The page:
In an apparent attempt to avoid further confrontation, Israeli authorities changed the planned route of a march by thousands of flag-waving nationalist Jews through the Muslim Quarter of the Old City to mark Jerusalem Day.

The annual festival is meant to celebrate Israel’s capture of east Jerusalem in the 1967 Mideast war. But it is widely seen as a provocation because the route goes through the heart of Palestinian areas.


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Vatican warns U.S. bishops about rebuking Biden, other Catholic pols

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Ladaria, in his letter, said any new policy “requires that dialogue occurs in two stages: first among the bishops themselves, and then between bishops and Catholic pro-choice politicians within their jurisdictions.”

Even then, Ladaria advised, the bishops should seek unanimous support within their ranks for any national policy, lest it become “a source of discord rather than unity within the episcopate and the larger church in the United States.”

Ladaria made several other points that could complicate the plans of bishops pressing for tough action:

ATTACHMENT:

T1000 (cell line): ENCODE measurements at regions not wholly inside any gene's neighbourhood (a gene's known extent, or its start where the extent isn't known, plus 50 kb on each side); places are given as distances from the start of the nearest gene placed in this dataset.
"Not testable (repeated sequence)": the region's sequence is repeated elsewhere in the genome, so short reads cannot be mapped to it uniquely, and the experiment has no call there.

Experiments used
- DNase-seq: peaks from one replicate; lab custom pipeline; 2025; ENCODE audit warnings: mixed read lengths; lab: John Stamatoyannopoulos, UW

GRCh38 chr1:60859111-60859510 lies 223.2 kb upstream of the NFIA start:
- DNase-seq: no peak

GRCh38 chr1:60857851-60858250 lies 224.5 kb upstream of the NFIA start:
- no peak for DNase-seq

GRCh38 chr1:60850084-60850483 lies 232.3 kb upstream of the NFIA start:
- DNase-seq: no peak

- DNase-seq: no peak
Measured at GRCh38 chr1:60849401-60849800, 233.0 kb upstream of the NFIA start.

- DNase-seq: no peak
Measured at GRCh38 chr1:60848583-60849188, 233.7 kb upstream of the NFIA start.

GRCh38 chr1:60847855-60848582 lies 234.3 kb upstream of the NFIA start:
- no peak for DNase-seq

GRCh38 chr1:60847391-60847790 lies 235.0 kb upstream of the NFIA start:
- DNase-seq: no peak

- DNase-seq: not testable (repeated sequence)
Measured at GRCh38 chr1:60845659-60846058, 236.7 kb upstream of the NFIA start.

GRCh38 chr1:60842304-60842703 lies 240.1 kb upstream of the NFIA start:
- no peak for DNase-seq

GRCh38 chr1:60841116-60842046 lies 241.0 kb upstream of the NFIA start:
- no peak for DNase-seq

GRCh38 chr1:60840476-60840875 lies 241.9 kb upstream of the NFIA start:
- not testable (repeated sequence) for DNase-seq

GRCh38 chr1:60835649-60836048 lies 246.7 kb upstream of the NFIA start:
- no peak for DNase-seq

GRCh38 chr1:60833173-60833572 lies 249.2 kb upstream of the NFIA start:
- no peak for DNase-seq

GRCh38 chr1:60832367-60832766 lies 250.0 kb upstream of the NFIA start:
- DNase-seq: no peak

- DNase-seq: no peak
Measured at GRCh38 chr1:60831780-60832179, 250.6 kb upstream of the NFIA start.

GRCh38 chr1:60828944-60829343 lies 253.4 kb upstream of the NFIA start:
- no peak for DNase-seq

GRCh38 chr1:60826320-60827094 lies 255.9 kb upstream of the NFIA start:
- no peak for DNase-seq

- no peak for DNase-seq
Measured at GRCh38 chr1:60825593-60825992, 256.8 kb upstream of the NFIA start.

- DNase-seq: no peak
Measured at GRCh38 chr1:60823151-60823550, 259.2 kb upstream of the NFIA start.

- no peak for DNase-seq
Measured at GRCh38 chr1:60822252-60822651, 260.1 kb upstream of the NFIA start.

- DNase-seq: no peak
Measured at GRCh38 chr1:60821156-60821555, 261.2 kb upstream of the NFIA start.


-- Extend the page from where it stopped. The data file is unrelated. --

— He said any new statement should not be limited to Catholic political leaders but broadened to encompass all churchgoing Catholics in regard to their worthiness to receive Communion.

— He questioned the USCCB policy identifying abortion as “the preeminent” moral issue, saying it would be misleading if any new document “were to give the impression that abortion and euthanasia alone constitute the only grave matters of Catholic moral and social teaching that demand the fullest accountability on the part of Catholics.”

— He said that if the U.S. bishops pursue a new policy, they should confer with bishops’ conferences in other countries “both to learn from one another and to preserve unity in the universal church.”

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— He said any new policy could not override the authority of individual bishops to make decisions on who can receive Communion in their dioceses. Cardinal Wilton Gregory, the archbishop of Washington, D.C., has made clear that Biden is welcome to receive Communion at churches in the archdiocese.

Among the leaders of the campaign to rebuke Biden is Archbishop Salvatore Cordileone of San Francisco, who recently issued a pastoral letter arguing that Catholic politicians who support abortion rights should not receive Communion. A few days later, Bishop Robert McElroy of San Diego published an essay saying such an initiative “will bring tremendously destructive consequences.”

Ladaria’s letter was dated May 7. It was first reported Monday by Catholic News Service and the Jesuit magazine America.